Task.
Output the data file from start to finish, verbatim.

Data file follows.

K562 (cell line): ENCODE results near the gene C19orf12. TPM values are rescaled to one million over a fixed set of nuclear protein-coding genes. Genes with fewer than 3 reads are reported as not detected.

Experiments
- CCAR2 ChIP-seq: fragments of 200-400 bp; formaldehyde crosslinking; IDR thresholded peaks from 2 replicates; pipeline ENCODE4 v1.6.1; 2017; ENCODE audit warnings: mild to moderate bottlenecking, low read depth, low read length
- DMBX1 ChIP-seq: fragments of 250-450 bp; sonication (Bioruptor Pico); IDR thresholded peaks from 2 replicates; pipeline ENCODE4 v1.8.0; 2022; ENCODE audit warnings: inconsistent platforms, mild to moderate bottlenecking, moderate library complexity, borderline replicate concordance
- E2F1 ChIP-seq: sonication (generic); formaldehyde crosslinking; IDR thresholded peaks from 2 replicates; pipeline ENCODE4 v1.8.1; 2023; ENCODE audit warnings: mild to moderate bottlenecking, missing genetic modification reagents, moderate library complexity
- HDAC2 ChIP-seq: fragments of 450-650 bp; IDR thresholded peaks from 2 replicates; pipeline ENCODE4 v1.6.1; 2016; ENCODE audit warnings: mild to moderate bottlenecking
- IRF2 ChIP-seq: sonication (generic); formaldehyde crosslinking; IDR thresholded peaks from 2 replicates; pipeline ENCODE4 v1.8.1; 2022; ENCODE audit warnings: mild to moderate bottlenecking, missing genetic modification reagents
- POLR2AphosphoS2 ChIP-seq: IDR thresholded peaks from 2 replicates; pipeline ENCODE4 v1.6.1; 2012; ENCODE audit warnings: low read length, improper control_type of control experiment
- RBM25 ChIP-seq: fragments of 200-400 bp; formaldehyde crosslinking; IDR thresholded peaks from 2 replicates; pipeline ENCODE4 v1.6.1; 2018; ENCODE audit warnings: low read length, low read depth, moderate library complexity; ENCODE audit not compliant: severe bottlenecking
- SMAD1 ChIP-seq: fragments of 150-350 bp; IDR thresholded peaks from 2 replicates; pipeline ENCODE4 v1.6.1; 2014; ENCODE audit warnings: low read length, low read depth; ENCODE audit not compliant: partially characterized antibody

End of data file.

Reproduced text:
K562 (cell line): ENCODE results near the gene C19orf12. TPM values are rescaled to one million over a fixed set of nuclear protein-coding genes. Genes with fewer than 3 reads are reported as not detected.

Experiments
- CCAR2 ChIP-seq: fragments of 200-400 bp; formaldehyde crosslinking; IDR thresholded peaks from 2 replicates; pipeline ENCODE4 v1.6.1; 2017; ENCODE audit warnings: mild to moderate bottlenecking, low read depth, low read length
- DMBX1 ChIP-seq: fragments of 250-450 bp; sonication (Bioruptor Pico); IDR thresholded peaks from 2 replicates; pipeline ENCODE4 v1.8.0; 2022; ENCODE audit warnings: inconsistent platforms, mild to moderate bottlenecking, moderate library complexity, borderline replicate concordance
- E2F1 ChIP-seq: sonication (generic); formaldehyde crosslinking; IDR thresholded peaks from 2 replicates; pipeline ENCODE4 v1.8.1; 2023; ENCODE audit warnings: mild to moderate bottlenecking, missing genetic modification reagents, moderate library complexity
- HDAC2 ChIP-seq: fragments of 450-650 bp; IDR thresholded peaks from 2 replicates; pipeline ENCODE4 v1.6.1; 2016; ENCODE audit warnings: mild to moderate bottlenecking
- IRF2 ChIP-seq: sonication (generic); formaldehyde crosslinking; IDR thresholded peaks from 2 replicates; pipeline ENCODE4 v1.8.1; 2022; ENCODE audit warnings: mild to moderate bottlenecking, missing genetic modification reagents
- POLR2AphosphoS2 ChIP-seq: IDR thresholded peaks from 2 replicates; pipeline ENCODE4 v1.6.1; 2012; ENCODE audit warnings: low read length, improper control_type of control experiment
- RBM25 ChIP-seq: fragments of 200-400 bp; formaldehyde crosslinking; IDR thresholded peaks from 2 replicates; pipeline ENCODE4 v1.6.1; 2018; ENCODE audit warnings: low read length, low read depth, moderate library complexity; ENCODE audit not compliant: severe bottlenecking
- SMAD1 ChIP-seq: fragments of 150-350 bp; IDR thresholded peaks from 2 replicates; pipeline ENCODE4 v1.6.1; 2014; ENCODE audit warnings: low read length, low read depth; ENCODE audit not compliant: partially characterized antibody